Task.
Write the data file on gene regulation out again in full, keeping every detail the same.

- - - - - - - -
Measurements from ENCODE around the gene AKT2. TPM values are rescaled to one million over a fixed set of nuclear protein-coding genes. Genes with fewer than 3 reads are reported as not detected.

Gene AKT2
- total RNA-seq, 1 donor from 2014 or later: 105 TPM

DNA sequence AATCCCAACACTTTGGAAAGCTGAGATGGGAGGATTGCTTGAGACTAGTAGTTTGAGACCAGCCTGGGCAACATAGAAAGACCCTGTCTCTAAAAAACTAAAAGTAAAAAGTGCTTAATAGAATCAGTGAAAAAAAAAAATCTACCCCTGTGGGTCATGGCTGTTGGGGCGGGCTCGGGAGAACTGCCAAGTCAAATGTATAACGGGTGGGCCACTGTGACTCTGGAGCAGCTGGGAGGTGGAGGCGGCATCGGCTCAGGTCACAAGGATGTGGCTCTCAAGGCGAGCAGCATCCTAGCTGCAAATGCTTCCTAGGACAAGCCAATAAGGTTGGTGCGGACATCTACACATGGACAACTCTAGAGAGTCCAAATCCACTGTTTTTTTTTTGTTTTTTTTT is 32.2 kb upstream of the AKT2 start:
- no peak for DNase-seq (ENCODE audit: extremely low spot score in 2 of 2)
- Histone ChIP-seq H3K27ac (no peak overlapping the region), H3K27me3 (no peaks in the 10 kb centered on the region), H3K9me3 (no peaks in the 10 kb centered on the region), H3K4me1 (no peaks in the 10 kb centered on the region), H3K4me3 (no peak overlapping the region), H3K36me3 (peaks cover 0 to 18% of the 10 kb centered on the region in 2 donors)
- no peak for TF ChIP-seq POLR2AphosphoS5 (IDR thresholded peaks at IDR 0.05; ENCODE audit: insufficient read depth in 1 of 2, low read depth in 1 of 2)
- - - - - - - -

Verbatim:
Measurements from ENCODE around the gene AKT2. TPM values are rescaled to one million over a fixed set of nuclear protein-coding genes. Genes with fewer than 3 reads are reported as not detected.

Gene AKT2
- total RNA-seq, 1 donor from 2014 or later: 105 TPM

DNA sequence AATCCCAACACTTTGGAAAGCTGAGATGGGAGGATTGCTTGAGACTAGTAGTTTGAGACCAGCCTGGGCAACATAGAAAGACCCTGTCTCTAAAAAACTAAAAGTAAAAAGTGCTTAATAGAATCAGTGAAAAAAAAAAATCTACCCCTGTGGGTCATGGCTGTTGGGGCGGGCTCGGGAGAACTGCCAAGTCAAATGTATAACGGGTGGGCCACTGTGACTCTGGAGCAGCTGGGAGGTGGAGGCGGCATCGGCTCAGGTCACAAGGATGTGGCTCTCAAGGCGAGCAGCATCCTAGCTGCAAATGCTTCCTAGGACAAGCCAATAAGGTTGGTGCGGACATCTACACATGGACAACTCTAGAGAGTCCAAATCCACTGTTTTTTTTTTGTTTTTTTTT is 32.2 kb upstream of the AKT2 start:
- no peak for DNase-seq (ENCODE audit: extremely low spot score in 2 of 2)
- Histone ChIP-seq H3K27ac (no peak overlapping the region), H3K27me3 (no peaks in the 10 kb centered on the region), H3K9me3 (no peaks in the 10 kb centered on the region), H3K4me1 (no peaks in the 10 kb centered on the region), H3K4me3 (no peak overlapping the region), H3K36me3 (peaks cover 0 to 18% of the 10 kb centered on the region in 2 donors)
- no peak for TF ChIP-seq POLR2AphosphoS5 (IDR thresholded peaks at IDR 0.05; ENCODE audit: insufficient read depth in 1 of 2, low read depth in 1 of 2)